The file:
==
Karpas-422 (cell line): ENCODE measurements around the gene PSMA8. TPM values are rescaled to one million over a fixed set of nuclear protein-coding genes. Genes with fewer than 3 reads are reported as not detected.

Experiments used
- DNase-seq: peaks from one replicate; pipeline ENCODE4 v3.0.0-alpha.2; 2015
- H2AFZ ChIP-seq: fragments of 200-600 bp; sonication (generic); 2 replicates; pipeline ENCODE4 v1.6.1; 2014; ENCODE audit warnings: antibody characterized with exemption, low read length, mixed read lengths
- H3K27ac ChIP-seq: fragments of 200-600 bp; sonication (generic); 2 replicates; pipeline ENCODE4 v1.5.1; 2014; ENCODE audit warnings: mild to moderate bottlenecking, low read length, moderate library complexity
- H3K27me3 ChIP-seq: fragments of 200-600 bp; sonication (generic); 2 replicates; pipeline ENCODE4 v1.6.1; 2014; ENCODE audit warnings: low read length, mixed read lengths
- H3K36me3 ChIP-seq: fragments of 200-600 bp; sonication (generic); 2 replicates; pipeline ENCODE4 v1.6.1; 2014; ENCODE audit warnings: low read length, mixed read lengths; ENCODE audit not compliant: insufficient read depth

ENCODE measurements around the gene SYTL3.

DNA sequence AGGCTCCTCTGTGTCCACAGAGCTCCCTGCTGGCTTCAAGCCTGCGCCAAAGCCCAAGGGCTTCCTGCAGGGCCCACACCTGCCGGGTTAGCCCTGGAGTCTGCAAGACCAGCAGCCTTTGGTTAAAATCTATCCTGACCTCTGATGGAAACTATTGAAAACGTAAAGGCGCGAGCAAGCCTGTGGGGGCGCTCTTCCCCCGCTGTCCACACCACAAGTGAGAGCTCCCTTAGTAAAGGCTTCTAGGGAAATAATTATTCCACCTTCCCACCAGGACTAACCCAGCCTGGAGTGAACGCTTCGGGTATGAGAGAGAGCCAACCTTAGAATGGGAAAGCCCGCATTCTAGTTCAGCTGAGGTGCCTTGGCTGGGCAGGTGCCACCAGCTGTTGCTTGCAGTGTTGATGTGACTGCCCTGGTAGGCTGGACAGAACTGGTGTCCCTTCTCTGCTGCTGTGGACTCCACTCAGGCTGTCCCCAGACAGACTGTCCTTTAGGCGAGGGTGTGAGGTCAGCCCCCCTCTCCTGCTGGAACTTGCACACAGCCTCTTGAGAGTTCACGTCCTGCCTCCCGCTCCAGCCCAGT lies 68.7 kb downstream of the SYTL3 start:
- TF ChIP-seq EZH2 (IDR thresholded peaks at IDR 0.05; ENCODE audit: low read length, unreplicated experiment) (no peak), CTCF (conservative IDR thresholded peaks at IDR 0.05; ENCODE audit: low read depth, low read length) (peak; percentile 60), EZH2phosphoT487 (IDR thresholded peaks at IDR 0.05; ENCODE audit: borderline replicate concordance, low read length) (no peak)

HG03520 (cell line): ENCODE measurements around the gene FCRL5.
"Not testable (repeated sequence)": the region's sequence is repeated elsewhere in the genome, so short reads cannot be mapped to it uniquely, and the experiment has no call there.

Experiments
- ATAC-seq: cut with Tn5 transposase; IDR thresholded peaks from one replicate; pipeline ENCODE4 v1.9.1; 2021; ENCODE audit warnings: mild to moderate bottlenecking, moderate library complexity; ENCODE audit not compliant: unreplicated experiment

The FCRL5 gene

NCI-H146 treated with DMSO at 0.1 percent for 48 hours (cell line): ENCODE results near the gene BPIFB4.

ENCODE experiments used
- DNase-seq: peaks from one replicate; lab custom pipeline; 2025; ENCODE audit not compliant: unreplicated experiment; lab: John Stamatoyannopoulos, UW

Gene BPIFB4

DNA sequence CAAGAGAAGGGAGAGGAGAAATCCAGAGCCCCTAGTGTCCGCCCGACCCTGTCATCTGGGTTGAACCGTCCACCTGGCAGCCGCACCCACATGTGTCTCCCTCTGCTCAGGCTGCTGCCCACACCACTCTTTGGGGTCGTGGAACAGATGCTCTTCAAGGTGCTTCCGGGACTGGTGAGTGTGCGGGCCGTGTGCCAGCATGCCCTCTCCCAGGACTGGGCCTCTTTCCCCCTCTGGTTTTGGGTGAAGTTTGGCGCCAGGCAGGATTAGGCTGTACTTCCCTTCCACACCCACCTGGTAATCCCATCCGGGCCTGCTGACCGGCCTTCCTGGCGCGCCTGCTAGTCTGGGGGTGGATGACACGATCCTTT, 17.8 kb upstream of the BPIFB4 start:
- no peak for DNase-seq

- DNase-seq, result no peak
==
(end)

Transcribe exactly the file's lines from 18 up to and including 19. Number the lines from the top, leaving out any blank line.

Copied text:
- DNase-seq: peaks from one replicate; lab custom pipeline; 2025; ENCODE audit not compliant: unreplicated experiment; lab: John Stamatoyannopoulos, UW

Gene BPIFB4